Stress Corrosion Cracking (SCC) is a gradual degradation process of engineered materials in corrosive environments. Every year, many ductile metals and alloys fail because of stress corrosion cracking, which begins with the initiation, propagation, and expansion of a crack to a destructive limit when exposed to a corrosive environment. Because stress corrosion cracking is alloy and environment-specific, the mechanism varies widely. A metal that exhibits SCC characteristics in one environment may not be susceptible to SCC attack in the other. However, the actual stress corrosion cracking process has not been thoroughly researched.
Stress Corrosion Cracking is a slow and gradual failure process. SCC can begin and spread with little or no indication of outside corrosion. Surface flaws produced by corrosion, wear, or other factors can result in the formation of cracks.
Stress corrosion cracking (SCC) is a kind of intergranular corrosion that occurs in the steel industry and results in crack initiation in a corrosive environment. Stress corrosion cracking is a major concern considering steel is the most commonly used industrial material for facilities such as piping, power plants, chemical industries, buildings, and so on.
Reasons behind Stress Corrosion Cracking
The failure of the stress corrosion cracking approach is caused by three major factors:
- Tensile strength (usually because of operational applied stress, thermal stress, or residual stresses from welding and fabrication)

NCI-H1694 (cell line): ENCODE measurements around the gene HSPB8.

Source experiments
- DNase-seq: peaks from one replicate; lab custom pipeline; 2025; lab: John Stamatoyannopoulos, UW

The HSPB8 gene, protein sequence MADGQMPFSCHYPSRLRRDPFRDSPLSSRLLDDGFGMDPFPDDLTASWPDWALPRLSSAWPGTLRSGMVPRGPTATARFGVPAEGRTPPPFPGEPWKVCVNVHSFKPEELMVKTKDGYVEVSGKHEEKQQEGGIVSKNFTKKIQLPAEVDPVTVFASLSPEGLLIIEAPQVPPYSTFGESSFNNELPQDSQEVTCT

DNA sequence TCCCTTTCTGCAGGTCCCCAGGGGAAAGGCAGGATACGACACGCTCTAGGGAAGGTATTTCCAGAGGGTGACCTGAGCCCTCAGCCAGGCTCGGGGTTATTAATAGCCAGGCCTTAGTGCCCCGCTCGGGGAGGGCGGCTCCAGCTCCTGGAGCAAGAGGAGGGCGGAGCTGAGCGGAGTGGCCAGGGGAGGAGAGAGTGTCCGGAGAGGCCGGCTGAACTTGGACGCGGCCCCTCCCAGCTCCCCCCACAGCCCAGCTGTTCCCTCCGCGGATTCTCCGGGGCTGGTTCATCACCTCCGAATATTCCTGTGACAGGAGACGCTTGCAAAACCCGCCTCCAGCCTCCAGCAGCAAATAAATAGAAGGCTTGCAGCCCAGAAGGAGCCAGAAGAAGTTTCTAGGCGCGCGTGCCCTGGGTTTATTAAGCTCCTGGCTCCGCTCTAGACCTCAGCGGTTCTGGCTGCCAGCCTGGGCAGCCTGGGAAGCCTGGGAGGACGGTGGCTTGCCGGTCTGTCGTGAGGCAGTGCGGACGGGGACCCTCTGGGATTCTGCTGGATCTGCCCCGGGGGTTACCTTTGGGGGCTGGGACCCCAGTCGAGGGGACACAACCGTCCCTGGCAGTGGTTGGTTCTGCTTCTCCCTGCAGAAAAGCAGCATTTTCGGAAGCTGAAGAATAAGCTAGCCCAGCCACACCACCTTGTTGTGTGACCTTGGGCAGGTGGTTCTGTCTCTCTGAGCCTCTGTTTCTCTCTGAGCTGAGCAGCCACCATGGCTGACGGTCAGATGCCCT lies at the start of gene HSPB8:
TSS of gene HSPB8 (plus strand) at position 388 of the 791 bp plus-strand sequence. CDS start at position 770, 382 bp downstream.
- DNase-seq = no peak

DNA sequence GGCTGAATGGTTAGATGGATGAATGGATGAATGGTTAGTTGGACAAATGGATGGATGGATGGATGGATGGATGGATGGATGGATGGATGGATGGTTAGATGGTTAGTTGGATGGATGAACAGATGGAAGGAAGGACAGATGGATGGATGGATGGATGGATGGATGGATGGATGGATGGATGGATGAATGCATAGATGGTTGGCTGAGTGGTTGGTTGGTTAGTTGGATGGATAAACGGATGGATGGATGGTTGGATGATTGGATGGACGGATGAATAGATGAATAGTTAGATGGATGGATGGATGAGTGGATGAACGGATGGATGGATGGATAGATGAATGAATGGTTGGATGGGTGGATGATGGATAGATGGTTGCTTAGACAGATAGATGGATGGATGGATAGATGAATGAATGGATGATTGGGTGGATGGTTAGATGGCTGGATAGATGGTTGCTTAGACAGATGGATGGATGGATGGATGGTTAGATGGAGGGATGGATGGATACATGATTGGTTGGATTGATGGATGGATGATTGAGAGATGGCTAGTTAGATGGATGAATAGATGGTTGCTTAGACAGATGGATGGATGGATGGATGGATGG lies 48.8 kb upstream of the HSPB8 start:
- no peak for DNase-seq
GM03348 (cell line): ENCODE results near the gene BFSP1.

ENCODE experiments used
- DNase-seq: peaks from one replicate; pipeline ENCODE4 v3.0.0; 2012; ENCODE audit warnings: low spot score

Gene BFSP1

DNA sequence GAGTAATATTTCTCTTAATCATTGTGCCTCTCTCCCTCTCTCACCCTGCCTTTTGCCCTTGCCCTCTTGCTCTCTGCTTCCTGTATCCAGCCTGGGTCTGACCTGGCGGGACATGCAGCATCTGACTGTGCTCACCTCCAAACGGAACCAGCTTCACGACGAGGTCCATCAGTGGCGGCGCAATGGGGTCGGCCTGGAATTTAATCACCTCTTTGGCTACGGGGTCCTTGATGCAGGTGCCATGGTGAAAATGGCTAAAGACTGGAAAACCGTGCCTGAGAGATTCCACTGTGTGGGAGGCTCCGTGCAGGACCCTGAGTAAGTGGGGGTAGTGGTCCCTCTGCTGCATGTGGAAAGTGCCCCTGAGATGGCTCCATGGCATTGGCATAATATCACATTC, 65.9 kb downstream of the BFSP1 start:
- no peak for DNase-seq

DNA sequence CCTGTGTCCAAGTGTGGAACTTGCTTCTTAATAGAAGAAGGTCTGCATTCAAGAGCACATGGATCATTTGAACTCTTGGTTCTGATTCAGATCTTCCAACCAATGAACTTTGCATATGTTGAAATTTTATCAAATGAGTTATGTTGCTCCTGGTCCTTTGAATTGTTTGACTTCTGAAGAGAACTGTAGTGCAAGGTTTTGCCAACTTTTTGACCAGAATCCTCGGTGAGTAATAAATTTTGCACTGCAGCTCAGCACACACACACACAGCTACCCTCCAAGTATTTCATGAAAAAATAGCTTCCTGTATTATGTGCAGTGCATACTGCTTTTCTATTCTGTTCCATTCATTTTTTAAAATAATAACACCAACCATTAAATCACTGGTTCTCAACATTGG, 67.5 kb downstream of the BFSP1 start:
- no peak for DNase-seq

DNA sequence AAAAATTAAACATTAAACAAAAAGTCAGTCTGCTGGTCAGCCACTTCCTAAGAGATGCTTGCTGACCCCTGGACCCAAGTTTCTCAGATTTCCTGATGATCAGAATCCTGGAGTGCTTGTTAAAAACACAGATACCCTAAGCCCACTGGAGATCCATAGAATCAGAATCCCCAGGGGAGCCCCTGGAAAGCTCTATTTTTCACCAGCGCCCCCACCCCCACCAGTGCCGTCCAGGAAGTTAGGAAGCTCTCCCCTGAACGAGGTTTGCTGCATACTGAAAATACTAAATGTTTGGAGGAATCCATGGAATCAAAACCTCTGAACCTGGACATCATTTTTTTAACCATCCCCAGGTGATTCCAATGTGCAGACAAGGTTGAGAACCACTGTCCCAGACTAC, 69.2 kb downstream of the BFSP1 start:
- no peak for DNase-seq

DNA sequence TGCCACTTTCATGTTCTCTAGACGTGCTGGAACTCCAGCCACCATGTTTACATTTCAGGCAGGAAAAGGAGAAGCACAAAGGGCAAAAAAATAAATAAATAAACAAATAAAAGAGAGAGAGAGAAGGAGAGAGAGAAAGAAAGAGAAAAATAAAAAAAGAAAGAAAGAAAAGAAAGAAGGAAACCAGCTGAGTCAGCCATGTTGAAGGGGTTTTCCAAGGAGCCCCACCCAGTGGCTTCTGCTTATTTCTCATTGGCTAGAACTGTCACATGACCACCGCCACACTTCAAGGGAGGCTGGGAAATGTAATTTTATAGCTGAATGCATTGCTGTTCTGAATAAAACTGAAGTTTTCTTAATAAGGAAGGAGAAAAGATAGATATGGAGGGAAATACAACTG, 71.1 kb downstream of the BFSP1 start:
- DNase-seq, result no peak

- Corrosive Environment
- Susceptible material in a specific metallurgical state causes component failure prematurely.
Temperature and time are two more factors that might cause stress corrosion cracking.
The presence of cracks and other imperfections on the parts accelerates the deformation processes in SCC. SCC failures are rapid and catastrophic in nature, and they often occur at significantly lower stress levels than the yield stress. The following are some common instances of SCC:
- Seasonal cracking of brass in an ammonia-rich environment
- Stainless steel sensitization and stress corrosion cracking occur in the presence of caustic, chlorides, and polythionic acid.
Classification of Stress Corrosion Cracking
Various forms of stress corrosion cracking have been discovered, depending on the actual SCC process.
- Chloride Stress Corrosion cracking: It is widespread in austenitic stainless steels in the presence of chloride ions and oxygen when combined with tensile mechanical stress at high temperatures.
- Caustic Embrittlement: In a caustic environment, it is common in stainless steel with high hydrogen content.
- In the oil and chemical industries, SCC cracking of steel occurs in a hydrogen sulfide condition.
- Sessional Cracking: Brass cracking in ammonia environments.
- Craze Cracking: Cracking of polymeric materials as a result of applied stress and environmental reaction.
Stress Corrosion Cracking Features
SCC has the following unique Characteristics:
- Stress corrosion Cracking failure occurs at stress levels much lower than the material’s yield stress.
- Although SCC materials are ductile, their failure mechanism is brittle.
- Corrosion is the most common cause of cracks in stress corrosion cracking.
- Intergranular and transgranular cracks are the main characteristics of stress corrosion cracking at the microscopic scale. Intergranular cracks form at grain boundaries, whereas transgranular cracks form across grains.
Materials affected by Stress Corrosion Cracking
Stress Corrosion Cracking attacks are possible on the following materials:
- Stainless steels (temperatures ranging from 415°C to 850°C in chloride, caustic, and polythionic acid environments)